There are many reasons why you or a loved one may want or need a power of attorney. However, the most common reason is that you are preparing for a situation where you might not be able to make serious decisions on your own, such as due to an illness or incapacitation. In some situations, you may want a POA simply because it is more convenient for someone else to be able to sign documents on your behalf. A power of attorney is often included in the estate planning process and when planning for long-term care.
In this article, we will explain what a power of attorney is, the different types, and how to set up a power of attorney in Florida.
What Is a Power of Attorney?
A power of attorney or POA is a legal document. It gives a third party, such as a family member or spouses your legal rights to make decisions on your behalf. The decisions can vary, and a POA can be as specific or general as you would like.
The person who is giving this power away is called the “principal.” The person receiving the power is referred to as the “agent.” By creating a power of attorney, you are designating someone else to make decisions and sign legal documents on your behalf.
Types of POAs
General Power of Attorney
A general power of attorney is just that—general. It applies to every aspect of the principal’s life and has very few limitations if any at all. Some general POAs are set for a specific length of time.
A general power of attorney is often used between married couples or between two people who trust each other a great deal. Once you give someone a general power of attorney, all of your major life decisions are in their hands.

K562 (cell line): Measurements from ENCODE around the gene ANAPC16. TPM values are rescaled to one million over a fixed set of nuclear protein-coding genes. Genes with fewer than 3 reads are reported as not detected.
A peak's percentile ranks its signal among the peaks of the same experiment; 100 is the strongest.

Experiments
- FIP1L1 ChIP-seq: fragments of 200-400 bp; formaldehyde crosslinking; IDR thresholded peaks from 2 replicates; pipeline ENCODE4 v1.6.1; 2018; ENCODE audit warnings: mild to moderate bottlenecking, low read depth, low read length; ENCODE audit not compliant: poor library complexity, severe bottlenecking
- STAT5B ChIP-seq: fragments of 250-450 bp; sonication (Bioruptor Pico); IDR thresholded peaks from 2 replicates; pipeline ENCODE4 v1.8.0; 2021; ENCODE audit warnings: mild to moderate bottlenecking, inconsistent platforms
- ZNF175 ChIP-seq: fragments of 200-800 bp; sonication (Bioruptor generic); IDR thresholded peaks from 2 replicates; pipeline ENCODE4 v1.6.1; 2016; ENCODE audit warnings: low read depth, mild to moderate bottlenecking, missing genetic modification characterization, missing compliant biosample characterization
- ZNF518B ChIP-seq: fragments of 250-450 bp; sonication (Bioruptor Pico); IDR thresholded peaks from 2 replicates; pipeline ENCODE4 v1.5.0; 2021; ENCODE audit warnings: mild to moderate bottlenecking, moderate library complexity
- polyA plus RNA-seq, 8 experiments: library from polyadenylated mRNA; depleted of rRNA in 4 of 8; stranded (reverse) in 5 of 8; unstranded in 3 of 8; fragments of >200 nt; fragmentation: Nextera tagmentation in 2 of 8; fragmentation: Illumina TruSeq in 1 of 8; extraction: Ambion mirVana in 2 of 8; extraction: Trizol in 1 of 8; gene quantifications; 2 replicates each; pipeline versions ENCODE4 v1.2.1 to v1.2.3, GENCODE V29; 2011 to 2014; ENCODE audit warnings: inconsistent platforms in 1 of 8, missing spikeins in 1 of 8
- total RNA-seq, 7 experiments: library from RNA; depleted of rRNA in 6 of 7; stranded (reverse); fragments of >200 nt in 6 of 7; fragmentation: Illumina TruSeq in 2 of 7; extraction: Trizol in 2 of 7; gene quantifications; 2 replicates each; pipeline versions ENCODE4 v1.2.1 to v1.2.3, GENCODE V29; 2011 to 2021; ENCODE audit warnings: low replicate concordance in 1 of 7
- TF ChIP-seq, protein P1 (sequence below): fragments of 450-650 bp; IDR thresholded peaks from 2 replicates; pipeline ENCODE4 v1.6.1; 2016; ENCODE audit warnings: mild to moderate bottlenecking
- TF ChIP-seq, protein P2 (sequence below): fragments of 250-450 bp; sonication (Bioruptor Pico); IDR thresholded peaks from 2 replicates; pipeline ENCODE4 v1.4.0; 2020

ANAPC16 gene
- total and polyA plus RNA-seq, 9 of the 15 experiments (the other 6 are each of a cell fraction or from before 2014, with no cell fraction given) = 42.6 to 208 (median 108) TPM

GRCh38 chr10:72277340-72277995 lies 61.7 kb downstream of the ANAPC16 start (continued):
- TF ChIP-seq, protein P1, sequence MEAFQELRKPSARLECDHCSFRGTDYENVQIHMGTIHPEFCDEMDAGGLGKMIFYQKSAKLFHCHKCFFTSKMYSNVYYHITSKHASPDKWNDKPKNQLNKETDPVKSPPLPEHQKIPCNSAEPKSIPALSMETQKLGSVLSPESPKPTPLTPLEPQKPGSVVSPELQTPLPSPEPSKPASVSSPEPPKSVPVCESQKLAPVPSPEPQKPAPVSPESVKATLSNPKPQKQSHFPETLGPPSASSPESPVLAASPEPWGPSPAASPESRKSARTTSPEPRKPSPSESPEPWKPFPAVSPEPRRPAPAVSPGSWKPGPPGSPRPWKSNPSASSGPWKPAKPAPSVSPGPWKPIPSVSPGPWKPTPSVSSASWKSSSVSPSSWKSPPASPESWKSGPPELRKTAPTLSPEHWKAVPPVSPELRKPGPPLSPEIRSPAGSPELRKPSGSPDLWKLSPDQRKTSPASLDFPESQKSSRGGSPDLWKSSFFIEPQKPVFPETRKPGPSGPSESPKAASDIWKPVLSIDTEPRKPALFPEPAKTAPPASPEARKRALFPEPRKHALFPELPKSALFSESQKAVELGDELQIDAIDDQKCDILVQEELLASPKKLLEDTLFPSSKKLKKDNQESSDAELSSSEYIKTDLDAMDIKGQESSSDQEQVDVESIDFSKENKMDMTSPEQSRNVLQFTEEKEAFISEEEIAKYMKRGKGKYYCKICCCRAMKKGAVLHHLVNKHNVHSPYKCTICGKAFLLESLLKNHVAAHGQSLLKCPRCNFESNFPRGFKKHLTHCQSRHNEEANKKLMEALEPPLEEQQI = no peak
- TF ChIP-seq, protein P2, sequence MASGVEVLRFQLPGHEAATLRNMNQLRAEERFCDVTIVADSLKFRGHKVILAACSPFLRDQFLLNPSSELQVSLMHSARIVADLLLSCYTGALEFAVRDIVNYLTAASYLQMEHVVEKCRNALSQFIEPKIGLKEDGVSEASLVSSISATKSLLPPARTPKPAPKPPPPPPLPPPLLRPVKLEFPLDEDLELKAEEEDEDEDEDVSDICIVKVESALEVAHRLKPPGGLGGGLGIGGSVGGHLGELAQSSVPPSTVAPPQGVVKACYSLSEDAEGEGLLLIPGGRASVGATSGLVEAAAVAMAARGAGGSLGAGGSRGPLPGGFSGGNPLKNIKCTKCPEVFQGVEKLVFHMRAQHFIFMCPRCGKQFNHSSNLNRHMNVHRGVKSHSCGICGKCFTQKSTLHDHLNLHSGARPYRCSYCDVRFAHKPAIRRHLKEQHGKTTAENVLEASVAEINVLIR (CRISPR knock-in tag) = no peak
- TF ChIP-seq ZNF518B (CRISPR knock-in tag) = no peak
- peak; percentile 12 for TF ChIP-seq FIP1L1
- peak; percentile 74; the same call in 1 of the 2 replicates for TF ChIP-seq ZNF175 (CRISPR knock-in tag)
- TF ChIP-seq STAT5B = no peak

Limited Power of Attorney
Because of the breadth of a general POA, many people choose to use limited POAs as part of their estate planning or long-term care planning. While a limited power of attorney can cover virtually any aspect of your life that you would like, limited POAs often arise to address very specifically, recurring needs.
A medical power of attorney. This type of POA allows the other person to make medical decisions on your behalf. In most cases, a medical POA will only “spring” into effect when certain conditions are met, such as when you are declared incompetent, incapacitated, or otherwise unable to make vital decisions about your health, well-being, and future.
Springing power of attorney. A POA that “springs” is one that only applies when a certain event occurs. The most common example is when you become incapacitated, but it actually can be contingent on virtually any event, such as military deployment or incarceration.
Special power of attorney. This type of POA is a general term that applies to other types of limited POAs. The most common example is that you need to sign documents in person, but you cannot be at a specific location for whatever reason. You could also limit the POA to certain types of transactions, such as only dealing with real estate or only cashing checks on your behalf. Once the task set out in the POA has been accomplished, this type of power of attorney will usually expire. You can also set a time frame for expiration.
How to Create a Power of Attorney in Florida
While there are many online forms available that say that they will meet the requirements to create a POA, you should be wary of these “quick fix” documents. Online legal documents may not meet the specific qualifications under Florida law, and they often cannot be tailor-made for your particular situation.
- Caring.com – A Guide to Power of Attorney for Elderly Parents